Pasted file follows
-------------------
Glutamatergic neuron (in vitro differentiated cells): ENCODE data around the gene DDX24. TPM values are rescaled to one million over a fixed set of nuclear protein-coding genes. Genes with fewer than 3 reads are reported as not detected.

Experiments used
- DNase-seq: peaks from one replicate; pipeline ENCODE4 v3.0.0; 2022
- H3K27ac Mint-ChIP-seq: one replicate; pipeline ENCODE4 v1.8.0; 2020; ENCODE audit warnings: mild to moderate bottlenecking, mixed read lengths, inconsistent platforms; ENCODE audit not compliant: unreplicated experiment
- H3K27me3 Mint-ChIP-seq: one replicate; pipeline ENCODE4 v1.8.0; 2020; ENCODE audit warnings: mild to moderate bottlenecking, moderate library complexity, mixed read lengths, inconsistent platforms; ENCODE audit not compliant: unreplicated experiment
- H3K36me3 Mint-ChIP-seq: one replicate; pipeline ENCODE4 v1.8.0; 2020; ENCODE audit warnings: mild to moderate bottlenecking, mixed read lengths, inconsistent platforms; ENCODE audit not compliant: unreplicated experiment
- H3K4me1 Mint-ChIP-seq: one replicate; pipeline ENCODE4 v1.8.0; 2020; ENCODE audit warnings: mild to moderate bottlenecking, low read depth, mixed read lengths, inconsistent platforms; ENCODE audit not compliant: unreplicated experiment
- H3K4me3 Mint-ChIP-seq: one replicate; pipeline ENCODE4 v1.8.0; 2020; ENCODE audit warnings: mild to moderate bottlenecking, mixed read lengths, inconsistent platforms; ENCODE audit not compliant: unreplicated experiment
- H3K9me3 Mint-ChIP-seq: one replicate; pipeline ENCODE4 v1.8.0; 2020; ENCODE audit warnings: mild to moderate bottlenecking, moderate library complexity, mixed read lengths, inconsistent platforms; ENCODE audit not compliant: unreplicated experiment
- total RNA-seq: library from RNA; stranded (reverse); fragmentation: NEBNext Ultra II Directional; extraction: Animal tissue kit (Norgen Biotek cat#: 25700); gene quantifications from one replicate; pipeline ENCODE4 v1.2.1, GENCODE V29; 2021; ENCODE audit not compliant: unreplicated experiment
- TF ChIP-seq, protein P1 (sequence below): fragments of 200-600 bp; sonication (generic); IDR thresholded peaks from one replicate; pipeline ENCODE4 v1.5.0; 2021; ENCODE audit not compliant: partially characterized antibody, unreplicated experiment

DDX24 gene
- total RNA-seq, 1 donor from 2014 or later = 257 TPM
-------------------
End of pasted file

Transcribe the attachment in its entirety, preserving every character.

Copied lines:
Glutamatergic neuron (in vitro differentiated cells): ENCODE data around the gene DDX24. TPM values are rescaled to one million over a fixed set of nuclear protein-coding genes. Genes with fewer than 3 reads are reported as not detected.

Experiments used
- DNase-seq: peaks from one replicate; pipeline ENCODE4 v3.0.0; 2022
- H3K27ac Mint-ChIP-seq: one replicate; pipeline ENCODE4 v1.8.0; 2020; ENCODE audit warnings: mild to moderate bottlenecking, mixed read lengths, inconsistent platforms; ENCODE audit not compliant: unreplicated experiment
- H3K27me3 Mint-ChIP-seq: one replicate; pipeline ENCODE4 v1.8.0; 2020; ENCODE audit warnings: mild to moderate bottlenecking, moderate library complexity, mixed read lengths, inconsistent platforms; ENCODE audit not compliant: unreplicated experiment
- H3K36me3 Mint-ChIP-seq: one replicate; pipeline ENCODE4 v1.8.0; 2020; ENCODE audit warnings: mild to moderate bottlenecking, mixed read lengths, inconsistent platforms; ENCODE audit not compliant: unreplicated experiment
- H3K4me1 Mint-ChIP-seq: one replicate; pipeline ENCODE4 v1.8.0; 2020; ENCODE audit warnings: mild to moderate bottlenecking, low read depth, mixed read lengths, inconsistent platforms; ENCODE audit not compliant: unreplicated experiment
- H3K4me3 Mint-ChIP-seq: one replicate; pipeline ENCODE4 v1.8.0; 2020; ENCODE audit warnings: mild to moderate bottlenecking, mixed read lengths, inconsistent platforms; ENCODE audit not compliant: unreplicated experiment
- H3K9me3 Mint-ChIP-seq: one replicate; pipeline ENCODE4 v1.8.0; 2020; ENCODE audit warnings: mild to moderate bottlenecking, moderate library complexity, mixed read lengths, inconsistent platforms; ENCODE audit not compliant: unreplicated experiment
- total RNA-seq: library from RNA; stranded (reverse); fragmentation: NEBNext Ultra II Directional; extraction: Animal tissue kit (Norgen Biotek cat#: 25700); gene quantifications from one replicate; pipeline ENCODE4 v1.2.1, GENCODE V29; 2021; ENCODE audit not compliant: unreplicated experiment
- TF ChIP-seq, protein P1 (sequence below): fragments of 200-600 bp; sonication (generic); IDR thresholded peaks from one replicate; pipeline ENCODE4 v1.5.0; 2021; ENCODE audit not compliant: partially characterized antibody, unreplicated experiment

DDX24 gene
- total RNA-seq, 1 donor from 2014 or later = 257 TPM